There is a good reason why certain adjustments to gravity may better align with the observations made on these scales. However, there’s a dark secret: sloppy physical physics in these tiny dimensions has not been adequately explained.

Without a way to take them into account, we’re not sure whether we should call dark matter and modified gravity approaches to be successful or not.

It’s hard work! When the matter is sucked into the middle of a massive object it:

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  • The angular momentum is released,
  • heats up,
  • could trigger star formation
  • that can cause Ionizing radiation
  • which pulls the normal matter to the outside,
  • That gravityally “heats” the dark matter that is in the center

All of this requires to be considered. In addition, we’re only thinking about the most simple dark matter model: pure inert and non-combatable without inter- or intra-personal interactions.

It is possible to alter gravity, adding cold, collision-free dark matter, or consider, “what interaction properties could dark matter have that would lead to the small-scale structure we observe?” These methods are equally valid. However, both require the existence of dark matter and have to deal with these real consequences.

dark matter

A galaxy cluster can have its mass reconstructed from the gravitational lensing data available. Most of the mass is found not inside the individual galaxies, shown as peaks here, but from the intergalactic medium within the cluster, where dark matter appears to reside. More granular simulations and observations can reveal dark matter substructure as well. A. E. EVRARD. NATURE 394, 122–123 (09 JULY 1998)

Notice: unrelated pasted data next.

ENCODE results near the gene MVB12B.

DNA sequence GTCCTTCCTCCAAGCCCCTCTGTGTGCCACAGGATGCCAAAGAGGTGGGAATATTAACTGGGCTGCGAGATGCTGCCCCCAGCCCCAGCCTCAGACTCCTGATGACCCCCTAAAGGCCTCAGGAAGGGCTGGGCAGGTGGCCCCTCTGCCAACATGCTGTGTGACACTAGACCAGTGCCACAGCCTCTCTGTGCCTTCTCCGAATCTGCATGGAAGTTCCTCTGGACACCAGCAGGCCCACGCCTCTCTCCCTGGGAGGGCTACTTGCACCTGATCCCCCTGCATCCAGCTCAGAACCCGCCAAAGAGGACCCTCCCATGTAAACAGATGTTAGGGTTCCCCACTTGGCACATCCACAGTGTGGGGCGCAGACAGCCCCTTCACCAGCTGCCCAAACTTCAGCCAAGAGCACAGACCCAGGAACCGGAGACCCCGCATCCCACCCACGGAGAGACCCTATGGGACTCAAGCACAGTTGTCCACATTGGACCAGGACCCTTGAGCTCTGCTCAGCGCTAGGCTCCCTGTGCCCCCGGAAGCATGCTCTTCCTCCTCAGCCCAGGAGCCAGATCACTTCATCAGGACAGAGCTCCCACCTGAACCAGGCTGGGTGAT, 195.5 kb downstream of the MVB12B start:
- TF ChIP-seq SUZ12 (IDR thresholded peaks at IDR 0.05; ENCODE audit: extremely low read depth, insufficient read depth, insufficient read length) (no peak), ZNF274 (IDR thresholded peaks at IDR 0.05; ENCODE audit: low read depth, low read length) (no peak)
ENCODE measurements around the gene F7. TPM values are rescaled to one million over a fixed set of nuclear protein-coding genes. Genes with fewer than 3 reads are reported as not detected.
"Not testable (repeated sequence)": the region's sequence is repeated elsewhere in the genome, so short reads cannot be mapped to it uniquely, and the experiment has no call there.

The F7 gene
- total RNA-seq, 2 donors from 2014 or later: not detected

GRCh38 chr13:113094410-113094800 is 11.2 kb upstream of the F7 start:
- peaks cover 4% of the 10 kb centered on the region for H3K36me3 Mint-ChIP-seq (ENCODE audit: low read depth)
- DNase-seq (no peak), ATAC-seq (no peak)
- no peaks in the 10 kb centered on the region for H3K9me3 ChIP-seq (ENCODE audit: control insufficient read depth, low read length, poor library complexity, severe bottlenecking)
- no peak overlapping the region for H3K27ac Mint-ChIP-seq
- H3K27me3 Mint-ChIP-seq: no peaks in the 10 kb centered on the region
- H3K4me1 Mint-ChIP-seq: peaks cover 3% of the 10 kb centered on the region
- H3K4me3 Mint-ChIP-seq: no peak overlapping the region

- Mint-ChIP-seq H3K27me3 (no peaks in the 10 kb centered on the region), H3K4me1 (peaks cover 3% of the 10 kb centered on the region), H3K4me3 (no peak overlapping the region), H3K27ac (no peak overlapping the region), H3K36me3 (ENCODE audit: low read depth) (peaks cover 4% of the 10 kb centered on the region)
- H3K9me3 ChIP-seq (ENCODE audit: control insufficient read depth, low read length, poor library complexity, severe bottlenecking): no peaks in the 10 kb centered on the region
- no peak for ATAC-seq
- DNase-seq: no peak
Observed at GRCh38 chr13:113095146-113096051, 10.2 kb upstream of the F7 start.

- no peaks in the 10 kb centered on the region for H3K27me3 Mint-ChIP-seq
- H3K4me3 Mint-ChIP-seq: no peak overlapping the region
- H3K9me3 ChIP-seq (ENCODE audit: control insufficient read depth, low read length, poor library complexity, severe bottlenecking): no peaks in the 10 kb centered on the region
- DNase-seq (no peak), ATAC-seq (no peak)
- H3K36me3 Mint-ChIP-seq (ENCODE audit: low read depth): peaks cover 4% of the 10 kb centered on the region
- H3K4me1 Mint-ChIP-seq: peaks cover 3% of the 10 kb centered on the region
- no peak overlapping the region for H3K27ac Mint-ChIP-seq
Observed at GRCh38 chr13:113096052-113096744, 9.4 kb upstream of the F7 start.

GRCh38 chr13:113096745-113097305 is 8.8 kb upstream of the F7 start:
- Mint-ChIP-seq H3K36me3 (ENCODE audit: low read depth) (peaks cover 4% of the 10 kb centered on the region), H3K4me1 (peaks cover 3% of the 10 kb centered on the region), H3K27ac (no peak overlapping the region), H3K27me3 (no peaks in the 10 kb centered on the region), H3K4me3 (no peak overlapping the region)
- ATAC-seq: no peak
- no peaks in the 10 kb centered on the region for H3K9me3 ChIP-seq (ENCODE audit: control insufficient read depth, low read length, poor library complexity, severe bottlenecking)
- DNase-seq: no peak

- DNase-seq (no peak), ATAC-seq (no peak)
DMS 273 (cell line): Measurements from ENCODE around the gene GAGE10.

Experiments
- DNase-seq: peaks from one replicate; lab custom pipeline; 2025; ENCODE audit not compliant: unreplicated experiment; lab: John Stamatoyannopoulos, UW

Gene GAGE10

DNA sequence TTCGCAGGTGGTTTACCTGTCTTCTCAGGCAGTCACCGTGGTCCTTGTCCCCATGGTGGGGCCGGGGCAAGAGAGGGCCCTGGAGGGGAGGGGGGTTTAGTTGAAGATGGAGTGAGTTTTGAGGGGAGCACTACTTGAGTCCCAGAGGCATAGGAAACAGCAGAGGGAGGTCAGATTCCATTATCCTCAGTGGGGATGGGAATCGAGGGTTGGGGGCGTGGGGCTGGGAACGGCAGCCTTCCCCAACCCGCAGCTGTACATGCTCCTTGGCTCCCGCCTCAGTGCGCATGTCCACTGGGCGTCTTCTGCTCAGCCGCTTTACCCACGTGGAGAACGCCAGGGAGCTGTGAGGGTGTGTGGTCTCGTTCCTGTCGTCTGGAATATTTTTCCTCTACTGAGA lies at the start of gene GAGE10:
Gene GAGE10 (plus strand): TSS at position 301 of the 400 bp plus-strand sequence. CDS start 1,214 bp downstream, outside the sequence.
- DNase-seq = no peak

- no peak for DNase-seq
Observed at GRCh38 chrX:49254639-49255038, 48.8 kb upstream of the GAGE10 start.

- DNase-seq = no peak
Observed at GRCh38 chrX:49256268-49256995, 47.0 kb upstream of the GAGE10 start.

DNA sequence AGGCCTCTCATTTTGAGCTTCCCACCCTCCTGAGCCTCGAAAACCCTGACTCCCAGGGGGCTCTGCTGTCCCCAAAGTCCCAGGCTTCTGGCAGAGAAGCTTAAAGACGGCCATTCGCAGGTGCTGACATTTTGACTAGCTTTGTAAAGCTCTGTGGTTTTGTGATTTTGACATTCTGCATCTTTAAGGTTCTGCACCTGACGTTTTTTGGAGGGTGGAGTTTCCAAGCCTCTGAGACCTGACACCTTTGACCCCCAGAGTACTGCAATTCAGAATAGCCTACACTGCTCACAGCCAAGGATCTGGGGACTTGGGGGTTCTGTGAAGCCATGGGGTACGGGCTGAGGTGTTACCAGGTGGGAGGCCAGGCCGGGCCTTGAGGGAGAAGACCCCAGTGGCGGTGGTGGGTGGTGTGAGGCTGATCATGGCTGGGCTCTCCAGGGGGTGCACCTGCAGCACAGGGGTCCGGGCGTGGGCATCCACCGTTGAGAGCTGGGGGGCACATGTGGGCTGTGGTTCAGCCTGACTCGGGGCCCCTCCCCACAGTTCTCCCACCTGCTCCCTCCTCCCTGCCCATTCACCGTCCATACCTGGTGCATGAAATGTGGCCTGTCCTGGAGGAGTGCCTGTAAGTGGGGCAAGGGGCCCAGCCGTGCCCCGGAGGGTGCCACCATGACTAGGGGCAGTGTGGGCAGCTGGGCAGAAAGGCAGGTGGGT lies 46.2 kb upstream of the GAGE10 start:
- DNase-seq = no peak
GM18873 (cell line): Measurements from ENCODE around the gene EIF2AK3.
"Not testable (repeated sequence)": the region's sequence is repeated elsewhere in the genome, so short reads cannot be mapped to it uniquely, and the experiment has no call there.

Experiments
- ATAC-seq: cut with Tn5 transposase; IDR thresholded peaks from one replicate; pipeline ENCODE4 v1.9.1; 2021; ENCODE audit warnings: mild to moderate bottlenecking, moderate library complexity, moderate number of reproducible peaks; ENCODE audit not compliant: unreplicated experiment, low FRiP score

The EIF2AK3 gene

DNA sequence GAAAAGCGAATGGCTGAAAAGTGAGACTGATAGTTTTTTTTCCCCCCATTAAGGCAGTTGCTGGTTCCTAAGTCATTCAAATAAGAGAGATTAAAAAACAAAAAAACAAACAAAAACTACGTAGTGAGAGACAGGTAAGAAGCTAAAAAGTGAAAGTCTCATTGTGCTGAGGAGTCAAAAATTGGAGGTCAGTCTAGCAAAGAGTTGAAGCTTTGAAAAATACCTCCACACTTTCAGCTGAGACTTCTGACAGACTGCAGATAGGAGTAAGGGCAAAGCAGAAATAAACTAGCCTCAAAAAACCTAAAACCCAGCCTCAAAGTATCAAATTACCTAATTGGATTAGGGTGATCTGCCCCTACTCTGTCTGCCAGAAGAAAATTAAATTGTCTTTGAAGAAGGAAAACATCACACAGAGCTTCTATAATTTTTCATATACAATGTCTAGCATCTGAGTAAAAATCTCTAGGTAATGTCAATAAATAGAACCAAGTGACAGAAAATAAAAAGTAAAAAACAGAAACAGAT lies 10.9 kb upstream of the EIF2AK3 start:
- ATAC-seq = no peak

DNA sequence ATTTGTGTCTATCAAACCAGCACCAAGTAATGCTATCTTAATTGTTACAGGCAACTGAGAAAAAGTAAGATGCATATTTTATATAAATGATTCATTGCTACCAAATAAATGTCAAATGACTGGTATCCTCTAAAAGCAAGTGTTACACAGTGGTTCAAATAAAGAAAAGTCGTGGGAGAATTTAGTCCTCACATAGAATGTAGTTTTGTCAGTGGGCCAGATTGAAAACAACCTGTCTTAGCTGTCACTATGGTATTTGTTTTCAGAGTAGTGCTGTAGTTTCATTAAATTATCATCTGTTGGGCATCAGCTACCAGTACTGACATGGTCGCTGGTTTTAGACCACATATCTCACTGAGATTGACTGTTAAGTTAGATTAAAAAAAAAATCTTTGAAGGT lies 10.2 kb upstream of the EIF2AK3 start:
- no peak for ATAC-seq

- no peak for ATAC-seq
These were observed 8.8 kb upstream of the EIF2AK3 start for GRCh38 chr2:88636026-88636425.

5.) You need to present the complete range of evidence from cosmology; otherwise, you’re cherry-picking and not conducting scientifically valid research. This is a crucial fact that is not stressed enough that we have all this data on the Universe and must consider it all when drawing our conclusions.

This includes the following instances:

  • it is essential to take a look at the seven acoustic peaks of the background of cosmic microwaves and not only the two first ones,
  • You must be truthful about whether you’re honest about whether the “thing” you’re adding (instead of dark matter) is similar to dark matter.
  • It would be incredibly useful on the off chance that you would be able not to change your gravity law in a manner that helps explain small-scale phenomena at the expense of not describing large-scale features,